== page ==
Aviation News

UK Air Passenger Duty Increasing, Premium Cabins Hit Hardest

The passenger tax in the UK is called the Air Passenger Duty (APD) and it is just one part of an airline ticket price. One Mile at a Time calls the APD “the highest passenger tax on air travel anywhere in the world.” As of April 1, 2024, the APD is going up:

  • The domestic economy APD will increase by £0.50, from £6.50 to £7 (~$9)
  • The domestic premium APD will increase by £1, from £13 to £14 (~$18)
  • The long haul economy APD will increase by £4, from £84 to £88 (~$112)
  • The long haul premium APD will increase by £9, from £185 to £194 (~$246)
  • The ultra long haul economy APD will increase by £1, from £91 to £92 (~$117)
  • The ultra long haul premium APD will increase by £2, from £200 to £202 (~$257)

Additional increases are planned for 2025.

An airline ticket price is made up of the base fare and carrier-imposed surcharges. Government taxes and fees include an excise tax (a 7.5% tax imposed by the U.S. government on domestic flights), flight segment tax (a $4 fee per flight segment), a passenger facility charge (an airport fee determined by the U.S. airport from which you depart), the September 11 security fee ($5.60 per one-way trip to offset security costs), Air Passenger Duty (APD) (for flights departing from the U.K.), and other country-specific charges.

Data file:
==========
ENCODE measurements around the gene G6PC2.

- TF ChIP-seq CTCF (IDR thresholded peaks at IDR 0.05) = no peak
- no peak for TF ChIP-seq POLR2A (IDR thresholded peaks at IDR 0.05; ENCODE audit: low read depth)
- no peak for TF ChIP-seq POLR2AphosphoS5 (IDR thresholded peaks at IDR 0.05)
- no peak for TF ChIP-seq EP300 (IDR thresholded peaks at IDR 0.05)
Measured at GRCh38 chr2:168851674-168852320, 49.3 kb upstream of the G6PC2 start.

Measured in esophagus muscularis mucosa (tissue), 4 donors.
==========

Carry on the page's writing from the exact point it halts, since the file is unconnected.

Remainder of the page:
As watershed contract talks with Boeing open, Machinists think big

International Association of Machinists logo.

Boeing and the International Association of Machinists are negotiating a new labor contract. The union’s District 751 represents more than 32,000 Boeing Machinists. The union says they’ll ask for a wage increase of over 40% over the next three years and the restoration of its traditional pension. Also, a commitment to build the next new Boeing airplane in Seattle, more quality inspectors, more union input into quality control, and a shift in the corporate culture to one that doesn’t alienate employees. IAM president Jon Holden said the union “must stand up and save this company from itself.” A mass meeting and strike authorization vote are scheduled for mid-July. The contract expires on September 12, 2024.

NTSB Chair Not Pleased With Boeing’s Cooperation On Door Plug Probe

Regarding the investigation into the Alaska Airlines door plug incident, NTSB chair Jennifer Homendy recently testified at a Senate hearing that “Boeing has not provided us with the documents and information that we have requested numerous times over the past few months.” At the hearing, Homendy complained that Boeing was not cooperating as the NTSB attempted to interview team members.